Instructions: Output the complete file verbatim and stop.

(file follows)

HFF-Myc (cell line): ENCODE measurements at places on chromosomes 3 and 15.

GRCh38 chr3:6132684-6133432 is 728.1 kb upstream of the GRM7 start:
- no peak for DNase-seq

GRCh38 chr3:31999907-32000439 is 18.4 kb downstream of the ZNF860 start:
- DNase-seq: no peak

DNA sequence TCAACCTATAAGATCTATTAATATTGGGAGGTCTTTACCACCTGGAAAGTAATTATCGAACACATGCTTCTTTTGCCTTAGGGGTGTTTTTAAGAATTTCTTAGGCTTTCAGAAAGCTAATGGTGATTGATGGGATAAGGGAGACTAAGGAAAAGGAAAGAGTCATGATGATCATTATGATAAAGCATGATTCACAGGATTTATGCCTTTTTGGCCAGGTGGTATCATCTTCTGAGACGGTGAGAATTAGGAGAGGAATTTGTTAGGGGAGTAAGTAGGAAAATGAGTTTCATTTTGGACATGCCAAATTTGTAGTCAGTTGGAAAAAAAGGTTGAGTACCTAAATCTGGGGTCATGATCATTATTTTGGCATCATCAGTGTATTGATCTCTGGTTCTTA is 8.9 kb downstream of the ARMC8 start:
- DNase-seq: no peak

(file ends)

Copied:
HFF-Myc (cell line): ENCODE measurements at places on chromosomes 3 and 15.

GRCh38 chr3:6132684-6133432 is 728.1 kb upstream of the GRM7 start:
- no peak for DNase-seq

GRCh38 chr3:31999907-32000439 is 18.4 kb downstream of the ZNF860 start:
- DNase-seq: no peak

DNA sequence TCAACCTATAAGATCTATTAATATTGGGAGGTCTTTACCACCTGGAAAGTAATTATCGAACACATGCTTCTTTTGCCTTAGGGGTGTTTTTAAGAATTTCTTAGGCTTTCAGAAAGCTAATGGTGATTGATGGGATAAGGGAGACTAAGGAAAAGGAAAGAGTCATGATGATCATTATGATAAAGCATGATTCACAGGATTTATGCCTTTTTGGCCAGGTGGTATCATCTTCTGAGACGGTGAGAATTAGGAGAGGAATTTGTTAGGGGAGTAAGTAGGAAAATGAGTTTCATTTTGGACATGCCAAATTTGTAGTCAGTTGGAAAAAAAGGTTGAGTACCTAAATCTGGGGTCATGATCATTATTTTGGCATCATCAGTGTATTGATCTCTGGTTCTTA is 8.9 kb downstream of the ARMC8 start:
- DNase-seq: no peak